STILLWATER, Oklahoma — Former Planned Parenthood clinic director Abby Johnson has a message for the abortion giant's ex-president, Cecile Richards: "I genuinely care about you" and "I pray for you, fervently, every single day."
In May, The Christian Post visited the set of the upcoming motion picture "Unplanned," which chronicles how Johnson departed her job in the abortion industry following conversations with 40 Days for Life intercessors who were praying outside her clinic. She spent eight years working at Planned Parenthood in Bryan, Texas, and the film is based on Johnson's book of the same name. The movie is scheduled to be released in the spring of next year.
In a CP interview outside a coffee shop near the film set alongside actress Ashley Bratcher, who portrays Johnson in "Unplanned," the former Planned Parenthood director opened up about how she sees her past and how she regards the former head honcho of her previous employer.
"I think I would just want to embrace her," Johnson said, when asked if she could say anything what would she like to tell Richards, who at the time had just resigned as president of Planned Parenthood.
Johnson joked that she wishes Richards would respond to her text messages; she has known her for many years.
"But I'd just say, I so desperately want you to find the joy that I have found. And I would tell her: 'I pray for you, fervently, every single day.'"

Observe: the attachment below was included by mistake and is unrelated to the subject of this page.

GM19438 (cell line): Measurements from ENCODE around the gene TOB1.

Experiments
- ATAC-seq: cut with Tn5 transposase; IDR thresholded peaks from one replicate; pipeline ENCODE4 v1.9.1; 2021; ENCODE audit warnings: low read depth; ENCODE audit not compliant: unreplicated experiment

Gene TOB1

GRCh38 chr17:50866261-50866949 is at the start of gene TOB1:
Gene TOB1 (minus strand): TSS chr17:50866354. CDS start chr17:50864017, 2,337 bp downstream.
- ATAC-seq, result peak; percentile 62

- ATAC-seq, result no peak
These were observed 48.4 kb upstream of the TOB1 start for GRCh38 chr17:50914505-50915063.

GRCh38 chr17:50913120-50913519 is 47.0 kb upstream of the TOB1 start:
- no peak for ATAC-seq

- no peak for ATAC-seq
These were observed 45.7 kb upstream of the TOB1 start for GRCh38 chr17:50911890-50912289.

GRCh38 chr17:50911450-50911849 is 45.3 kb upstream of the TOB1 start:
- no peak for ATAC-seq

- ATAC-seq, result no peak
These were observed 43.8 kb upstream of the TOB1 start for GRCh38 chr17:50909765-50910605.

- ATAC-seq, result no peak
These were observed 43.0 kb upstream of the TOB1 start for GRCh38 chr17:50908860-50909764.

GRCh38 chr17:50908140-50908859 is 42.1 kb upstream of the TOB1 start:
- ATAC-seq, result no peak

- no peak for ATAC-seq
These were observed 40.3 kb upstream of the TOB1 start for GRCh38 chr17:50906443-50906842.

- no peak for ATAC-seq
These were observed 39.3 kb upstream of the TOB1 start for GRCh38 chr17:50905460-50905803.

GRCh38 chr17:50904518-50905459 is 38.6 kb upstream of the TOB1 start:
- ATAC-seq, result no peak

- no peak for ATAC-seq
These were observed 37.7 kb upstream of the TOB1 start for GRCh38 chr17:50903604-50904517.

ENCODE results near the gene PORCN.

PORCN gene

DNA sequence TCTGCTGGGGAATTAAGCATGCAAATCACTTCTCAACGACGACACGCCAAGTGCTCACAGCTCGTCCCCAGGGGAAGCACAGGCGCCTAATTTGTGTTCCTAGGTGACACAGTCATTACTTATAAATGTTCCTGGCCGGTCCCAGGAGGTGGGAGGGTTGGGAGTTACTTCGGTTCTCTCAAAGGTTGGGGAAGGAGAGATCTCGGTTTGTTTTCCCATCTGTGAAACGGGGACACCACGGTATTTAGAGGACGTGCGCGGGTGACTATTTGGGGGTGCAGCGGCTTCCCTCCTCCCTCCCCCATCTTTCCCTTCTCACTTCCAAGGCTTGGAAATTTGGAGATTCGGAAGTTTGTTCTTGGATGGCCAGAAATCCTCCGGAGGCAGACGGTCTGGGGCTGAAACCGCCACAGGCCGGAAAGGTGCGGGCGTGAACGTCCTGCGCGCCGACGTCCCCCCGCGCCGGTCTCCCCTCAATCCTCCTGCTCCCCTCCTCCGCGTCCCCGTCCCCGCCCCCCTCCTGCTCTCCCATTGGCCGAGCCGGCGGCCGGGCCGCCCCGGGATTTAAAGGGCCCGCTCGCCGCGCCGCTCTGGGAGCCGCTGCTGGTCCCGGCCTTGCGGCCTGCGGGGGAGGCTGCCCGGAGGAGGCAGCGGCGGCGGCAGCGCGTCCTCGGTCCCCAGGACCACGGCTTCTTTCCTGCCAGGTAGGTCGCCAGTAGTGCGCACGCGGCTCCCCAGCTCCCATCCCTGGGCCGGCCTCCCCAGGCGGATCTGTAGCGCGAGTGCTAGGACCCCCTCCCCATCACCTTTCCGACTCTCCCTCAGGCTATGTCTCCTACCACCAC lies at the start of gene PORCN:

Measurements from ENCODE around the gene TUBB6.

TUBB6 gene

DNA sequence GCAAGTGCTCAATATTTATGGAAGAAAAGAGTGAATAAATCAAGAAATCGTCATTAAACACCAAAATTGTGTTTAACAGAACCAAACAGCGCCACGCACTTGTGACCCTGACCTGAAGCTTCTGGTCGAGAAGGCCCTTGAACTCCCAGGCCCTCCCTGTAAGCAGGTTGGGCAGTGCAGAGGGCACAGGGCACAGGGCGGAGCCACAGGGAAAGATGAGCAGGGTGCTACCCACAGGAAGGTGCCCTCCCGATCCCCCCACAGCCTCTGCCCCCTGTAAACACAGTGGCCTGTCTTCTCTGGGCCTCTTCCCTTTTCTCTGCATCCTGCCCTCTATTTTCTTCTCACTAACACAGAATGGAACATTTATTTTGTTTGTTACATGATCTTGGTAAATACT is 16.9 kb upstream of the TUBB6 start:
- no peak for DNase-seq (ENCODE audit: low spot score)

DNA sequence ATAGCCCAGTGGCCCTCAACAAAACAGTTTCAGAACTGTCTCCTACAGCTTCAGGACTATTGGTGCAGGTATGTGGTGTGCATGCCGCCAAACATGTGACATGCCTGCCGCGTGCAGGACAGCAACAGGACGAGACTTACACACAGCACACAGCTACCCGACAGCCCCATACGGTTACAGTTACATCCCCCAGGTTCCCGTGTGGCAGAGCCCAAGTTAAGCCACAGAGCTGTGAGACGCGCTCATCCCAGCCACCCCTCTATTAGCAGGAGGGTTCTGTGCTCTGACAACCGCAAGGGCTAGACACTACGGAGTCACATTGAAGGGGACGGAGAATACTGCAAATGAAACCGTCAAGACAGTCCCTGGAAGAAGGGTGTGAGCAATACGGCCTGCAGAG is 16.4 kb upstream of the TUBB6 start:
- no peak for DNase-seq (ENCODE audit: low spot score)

Richards is involved with the industry she is because she earnestly believes she is doing the best thing for women, Johnson said.
"I know that her heart is there, that she believes she is being compassionate. Because she's hearing it from all these other women saying things like Planned Parenthood 'saved my life,' and 'if I wouldn't have had this abortion where would I be today?'" she added, noting how such a unified chorus of praise fuels confusion.
When Johnson worked at Planned Parenthood, she never once heard a story of a woman who regretted having an abortion because even the women who came back in for repeat procedures would tell them how thankful they were. She knew nothing of any contingency of women who were speaking out about how their abortions harmed them.
"So I would just want [Richards] to know, my desperate prayer for her, is that I want her to be lavished in God's mercy and to know Him," she continued.
"And not just to know just the idea of Him, like I think she does now, but to really know Him and to be in relationship with Him."
Johnson doesn't think Richards realizes the joy that exists on the other side of that proverbial fence, and it's scary to walk away, but she would be with her: "I will be with you every step of the way."
"I will be there to hold your hand. I will be there to talk to you until 2 o' clock in the morning. I will be there. Because I do genuinely care about you."
Johnson is now an articulate pro-life advocate who leads And Then There Were None, a nonprofit organization that assists other Planned Parenthood employees and abortion clinic staffers who've decided to leave the world of abortion as she once did.
"Unplanned" is written and directed by Chuck Konzelman and Cary Solomon, the same men who co-wrote the movie "God's Not Dead." It's one of several movies coming out over the next few months where abortion issues are central to the plot.
"Gosnell," which will be in theaters Oct. 12, recounts the grisly operations of and the criminal prosecution of Philadelphia abortionist Kermit Gosnell.